New Zealand was the last significant land mass outside of the Arctic and Antarctic to be settled. Scientific evidence suggests New Zealand’s first permanent settlements were established somewhere between 1250 and 1300.
It is believed the first migrants who sailed to Aotearoa – New Zealand from East Polynesia were the ancestors of the Māori people.
For most Sri Lankan migrants reading this, their navigation of the 10,917 km trip to Aotearoa – New Zealand would have been in the relative comfort of one of the Airbus 300 series or similar type of passenger aircrafts equipped with latest technology these Airbus machines are a far cry from the waka hourua (double hulled voyaging canoe) the first Maori used to find their way to this beautiful country.
According to the people of Ngāpuhi (Māori tribe of the Far North), the first explorer to reach Aotearoa was their intrepid ancestor, Kupe. Legend has it that Kupe used the stars and ocean currents as his navigational guides, he ventured the nearly 7500 km trip across the Pacific from his mythical ancestral Polynesian homeland of Hawaiki to New Zealand in his waka the Matawhaorua . It is thought that Kupe made landfall at the Hokianga Harbour in Northland, around 1000 years ago.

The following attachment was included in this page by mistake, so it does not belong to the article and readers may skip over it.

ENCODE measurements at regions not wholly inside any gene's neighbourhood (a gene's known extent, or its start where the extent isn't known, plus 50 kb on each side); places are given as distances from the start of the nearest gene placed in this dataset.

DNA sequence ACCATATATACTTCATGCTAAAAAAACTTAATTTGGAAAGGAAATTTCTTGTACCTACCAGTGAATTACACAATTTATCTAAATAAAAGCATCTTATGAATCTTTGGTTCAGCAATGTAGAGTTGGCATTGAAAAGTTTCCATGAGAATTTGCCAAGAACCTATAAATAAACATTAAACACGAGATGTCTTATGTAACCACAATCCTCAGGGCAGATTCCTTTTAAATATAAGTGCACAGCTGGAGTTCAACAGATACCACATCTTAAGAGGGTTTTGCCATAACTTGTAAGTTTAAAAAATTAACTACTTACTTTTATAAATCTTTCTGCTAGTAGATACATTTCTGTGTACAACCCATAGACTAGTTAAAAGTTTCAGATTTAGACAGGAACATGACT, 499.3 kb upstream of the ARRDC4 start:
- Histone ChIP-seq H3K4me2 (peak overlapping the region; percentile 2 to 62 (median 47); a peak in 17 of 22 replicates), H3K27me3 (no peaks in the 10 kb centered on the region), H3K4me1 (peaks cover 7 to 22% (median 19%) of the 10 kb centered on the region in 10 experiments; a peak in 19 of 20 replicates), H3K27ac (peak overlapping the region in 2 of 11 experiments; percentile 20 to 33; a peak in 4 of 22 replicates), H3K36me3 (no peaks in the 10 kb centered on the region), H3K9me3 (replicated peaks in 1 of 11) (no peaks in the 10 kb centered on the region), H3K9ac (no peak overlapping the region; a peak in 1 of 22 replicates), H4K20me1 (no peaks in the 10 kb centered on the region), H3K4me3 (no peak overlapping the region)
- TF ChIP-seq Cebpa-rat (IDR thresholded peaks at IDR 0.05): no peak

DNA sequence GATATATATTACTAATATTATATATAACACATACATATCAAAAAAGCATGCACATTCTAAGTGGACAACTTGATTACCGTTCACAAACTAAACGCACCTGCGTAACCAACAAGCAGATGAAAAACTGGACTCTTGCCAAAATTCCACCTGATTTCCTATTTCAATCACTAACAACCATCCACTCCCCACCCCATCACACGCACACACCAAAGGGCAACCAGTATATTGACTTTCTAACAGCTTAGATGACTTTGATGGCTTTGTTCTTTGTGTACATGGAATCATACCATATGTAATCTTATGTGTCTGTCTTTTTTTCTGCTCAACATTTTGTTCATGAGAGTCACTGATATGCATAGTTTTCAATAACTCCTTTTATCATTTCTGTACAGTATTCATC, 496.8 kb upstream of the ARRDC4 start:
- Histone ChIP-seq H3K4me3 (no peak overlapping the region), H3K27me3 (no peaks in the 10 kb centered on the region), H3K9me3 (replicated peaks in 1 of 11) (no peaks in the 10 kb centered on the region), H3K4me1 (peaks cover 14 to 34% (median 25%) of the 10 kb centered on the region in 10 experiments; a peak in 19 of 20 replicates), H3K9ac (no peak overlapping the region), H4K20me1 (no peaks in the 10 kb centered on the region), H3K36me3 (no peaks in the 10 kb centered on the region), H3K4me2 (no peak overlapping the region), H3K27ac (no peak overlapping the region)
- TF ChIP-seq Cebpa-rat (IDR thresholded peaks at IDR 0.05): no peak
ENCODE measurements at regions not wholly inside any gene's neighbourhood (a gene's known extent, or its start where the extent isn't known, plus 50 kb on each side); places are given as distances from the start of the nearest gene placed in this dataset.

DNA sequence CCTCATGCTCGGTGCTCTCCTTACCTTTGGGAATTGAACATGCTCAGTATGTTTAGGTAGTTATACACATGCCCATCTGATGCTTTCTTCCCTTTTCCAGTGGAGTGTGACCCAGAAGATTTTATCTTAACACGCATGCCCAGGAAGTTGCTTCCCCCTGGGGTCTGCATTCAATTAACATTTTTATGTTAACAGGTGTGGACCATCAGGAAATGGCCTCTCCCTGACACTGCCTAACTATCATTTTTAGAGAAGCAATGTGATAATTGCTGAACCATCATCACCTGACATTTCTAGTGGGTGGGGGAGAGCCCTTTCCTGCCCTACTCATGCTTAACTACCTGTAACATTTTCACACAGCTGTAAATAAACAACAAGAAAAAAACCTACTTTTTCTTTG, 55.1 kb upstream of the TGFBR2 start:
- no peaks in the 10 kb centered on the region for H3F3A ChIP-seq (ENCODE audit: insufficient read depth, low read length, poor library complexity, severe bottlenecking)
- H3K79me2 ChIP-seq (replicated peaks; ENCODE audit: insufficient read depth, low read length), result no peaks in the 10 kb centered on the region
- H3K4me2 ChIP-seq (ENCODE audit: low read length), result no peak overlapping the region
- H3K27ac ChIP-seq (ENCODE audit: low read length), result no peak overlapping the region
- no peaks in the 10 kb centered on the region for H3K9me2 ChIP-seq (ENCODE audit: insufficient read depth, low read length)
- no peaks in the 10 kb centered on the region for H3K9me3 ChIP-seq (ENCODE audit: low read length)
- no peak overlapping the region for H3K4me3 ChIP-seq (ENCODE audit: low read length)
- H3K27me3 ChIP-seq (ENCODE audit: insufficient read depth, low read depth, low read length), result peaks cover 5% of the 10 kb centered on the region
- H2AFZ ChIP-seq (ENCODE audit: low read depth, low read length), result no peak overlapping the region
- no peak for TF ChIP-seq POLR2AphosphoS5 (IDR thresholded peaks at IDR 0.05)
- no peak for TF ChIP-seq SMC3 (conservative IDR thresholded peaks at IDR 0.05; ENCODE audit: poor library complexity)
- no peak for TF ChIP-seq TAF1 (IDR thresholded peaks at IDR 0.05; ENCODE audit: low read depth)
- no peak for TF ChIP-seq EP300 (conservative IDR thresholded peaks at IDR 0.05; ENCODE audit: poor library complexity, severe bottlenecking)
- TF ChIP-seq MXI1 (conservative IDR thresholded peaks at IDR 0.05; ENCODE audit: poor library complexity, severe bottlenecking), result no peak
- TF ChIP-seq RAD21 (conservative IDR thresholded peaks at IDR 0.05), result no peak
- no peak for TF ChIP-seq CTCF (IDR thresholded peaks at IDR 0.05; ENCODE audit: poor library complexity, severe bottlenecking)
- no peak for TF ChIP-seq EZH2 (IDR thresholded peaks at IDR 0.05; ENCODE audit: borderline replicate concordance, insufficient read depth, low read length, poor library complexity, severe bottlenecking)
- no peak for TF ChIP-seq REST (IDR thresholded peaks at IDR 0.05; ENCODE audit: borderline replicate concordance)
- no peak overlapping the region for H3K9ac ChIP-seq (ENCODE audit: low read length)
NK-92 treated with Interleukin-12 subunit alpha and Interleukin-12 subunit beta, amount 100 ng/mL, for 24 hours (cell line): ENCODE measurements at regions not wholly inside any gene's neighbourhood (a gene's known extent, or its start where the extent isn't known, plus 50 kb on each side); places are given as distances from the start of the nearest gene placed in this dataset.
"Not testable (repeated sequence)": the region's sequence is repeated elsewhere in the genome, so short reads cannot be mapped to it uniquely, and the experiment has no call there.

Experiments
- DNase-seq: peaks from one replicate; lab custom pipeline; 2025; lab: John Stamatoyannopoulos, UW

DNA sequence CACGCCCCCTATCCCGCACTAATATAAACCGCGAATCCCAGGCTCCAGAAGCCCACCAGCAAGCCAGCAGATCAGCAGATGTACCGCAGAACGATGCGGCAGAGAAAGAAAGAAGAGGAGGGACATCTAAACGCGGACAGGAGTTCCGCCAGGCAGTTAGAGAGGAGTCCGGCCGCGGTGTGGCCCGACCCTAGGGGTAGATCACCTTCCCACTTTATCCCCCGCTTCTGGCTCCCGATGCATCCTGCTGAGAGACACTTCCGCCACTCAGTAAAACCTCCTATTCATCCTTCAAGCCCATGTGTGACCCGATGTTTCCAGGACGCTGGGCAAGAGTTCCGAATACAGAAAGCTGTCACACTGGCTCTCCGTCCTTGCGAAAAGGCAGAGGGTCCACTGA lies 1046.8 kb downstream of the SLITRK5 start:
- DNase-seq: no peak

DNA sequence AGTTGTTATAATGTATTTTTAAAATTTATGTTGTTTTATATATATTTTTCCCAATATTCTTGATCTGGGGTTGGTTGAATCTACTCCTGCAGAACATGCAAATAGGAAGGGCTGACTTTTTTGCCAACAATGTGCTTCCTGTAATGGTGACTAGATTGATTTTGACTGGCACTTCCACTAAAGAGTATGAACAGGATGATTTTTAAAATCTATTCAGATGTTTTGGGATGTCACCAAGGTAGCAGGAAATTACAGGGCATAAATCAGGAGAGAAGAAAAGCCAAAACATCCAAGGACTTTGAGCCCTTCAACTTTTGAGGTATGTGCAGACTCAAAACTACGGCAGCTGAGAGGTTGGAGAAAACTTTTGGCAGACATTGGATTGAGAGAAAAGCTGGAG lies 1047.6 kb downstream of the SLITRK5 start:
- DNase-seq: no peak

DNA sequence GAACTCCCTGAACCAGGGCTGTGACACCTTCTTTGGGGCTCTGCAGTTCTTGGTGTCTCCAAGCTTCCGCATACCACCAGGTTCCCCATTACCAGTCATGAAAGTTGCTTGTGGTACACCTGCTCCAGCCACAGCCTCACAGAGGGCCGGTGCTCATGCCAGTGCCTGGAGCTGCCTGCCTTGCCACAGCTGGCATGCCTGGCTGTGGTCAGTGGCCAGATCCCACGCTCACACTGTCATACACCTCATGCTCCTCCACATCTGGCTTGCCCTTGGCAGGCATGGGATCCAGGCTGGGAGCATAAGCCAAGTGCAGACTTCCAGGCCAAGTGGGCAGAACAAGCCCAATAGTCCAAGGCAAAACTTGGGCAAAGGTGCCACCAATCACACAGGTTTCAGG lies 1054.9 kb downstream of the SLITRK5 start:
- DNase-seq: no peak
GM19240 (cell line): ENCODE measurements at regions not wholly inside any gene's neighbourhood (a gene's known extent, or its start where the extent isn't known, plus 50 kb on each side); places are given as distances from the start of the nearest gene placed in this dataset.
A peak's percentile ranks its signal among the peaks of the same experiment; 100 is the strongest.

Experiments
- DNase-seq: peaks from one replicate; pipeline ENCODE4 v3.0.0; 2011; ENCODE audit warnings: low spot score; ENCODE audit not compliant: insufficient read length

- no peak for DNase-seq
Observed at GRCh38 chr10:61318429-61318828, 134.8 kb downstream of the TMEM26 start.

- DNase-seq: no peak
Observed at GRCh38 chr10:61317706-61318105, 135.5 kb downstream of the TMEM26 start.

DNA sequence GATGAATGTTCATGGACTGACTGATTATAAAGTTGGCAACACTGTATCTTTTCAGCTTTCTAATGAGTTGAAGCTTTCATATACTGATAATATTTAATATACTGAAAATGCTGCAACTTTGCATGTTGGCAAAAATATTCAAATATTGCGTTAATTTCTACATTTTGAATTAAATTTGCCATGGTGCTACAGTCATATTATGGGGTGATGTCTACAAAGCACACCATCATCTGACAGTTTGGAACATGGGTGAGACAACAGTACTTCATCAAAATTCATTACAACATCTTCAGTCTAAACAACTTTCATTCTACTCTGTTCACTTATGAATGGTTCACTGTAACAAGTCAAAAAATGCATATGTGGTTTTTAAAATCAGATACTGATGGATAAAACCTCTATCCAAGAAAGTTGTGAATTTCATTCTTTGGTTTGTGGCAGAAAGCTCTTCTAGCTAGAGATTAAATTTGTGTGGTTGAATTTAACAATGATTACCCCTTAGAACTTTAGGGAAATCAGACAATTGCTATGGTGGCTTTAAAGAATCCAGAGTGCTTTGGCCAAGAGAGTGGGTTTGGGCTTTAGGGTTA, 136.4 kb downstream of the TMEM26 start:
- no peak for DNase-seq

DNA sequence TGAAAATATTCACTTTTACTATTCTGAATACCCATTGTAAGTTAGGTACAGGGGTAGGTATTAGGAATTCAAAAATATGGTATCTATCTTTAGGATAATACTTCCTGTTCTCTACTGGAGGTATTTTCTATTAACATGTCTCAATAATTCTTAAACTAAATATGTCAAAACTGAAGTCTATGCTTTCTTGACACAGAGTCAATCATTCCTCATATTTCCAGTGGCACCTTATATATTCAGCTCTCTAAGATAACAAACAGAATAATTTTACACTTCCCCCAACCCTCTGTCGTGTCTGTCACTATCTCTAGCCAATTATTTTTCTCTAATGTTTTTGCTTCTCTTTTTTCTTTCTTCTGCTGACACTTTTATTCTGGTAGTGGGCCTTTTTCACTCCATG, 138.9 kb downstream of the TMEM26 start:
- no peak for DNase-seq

Some tribal narratives account that due to fish stocks being low at the time, this forced Kupe and his wife Kuramārōtini along with their companion Ngake to leave Hawaiki to pursue a large octopus across the Pacific ocean, eventually landing in New Zealand for resupply. Kupe’s wife is credited with naming Aotearoa, meaning “long white cloud” after seeing the clouds that formed over the North Island.
It is thought that Kupe stayed in New Zealand for about 20 years before returning home to Hawiaki aboard the Matawhourua.
Roughly 30 years later, under leadership of Kupes grandson Nukutawhiti, the canoe was significantly renovated to carry more passengers and renamed Ngātokimatawhaorua. Prior to embarking on the trip Nukutawhiti had memorised his grandfather’s navigational instructions knowing of by heart the star path to follow to get back to New Zealand.
While Hawaiki does not physically exist, many scholars believe it is Polynesian spiritual homeland of the Maori and refers to not just one island but many islands that are inhabited with native peoples of Polynesia.
More recently there has been a revival of these traditional navigation skills. Kaumoana ( mariners , crew members) have sailed double-hulled waka across the Pacific ocean guided only by traditional methods.
By Anthony Lagan – Wellington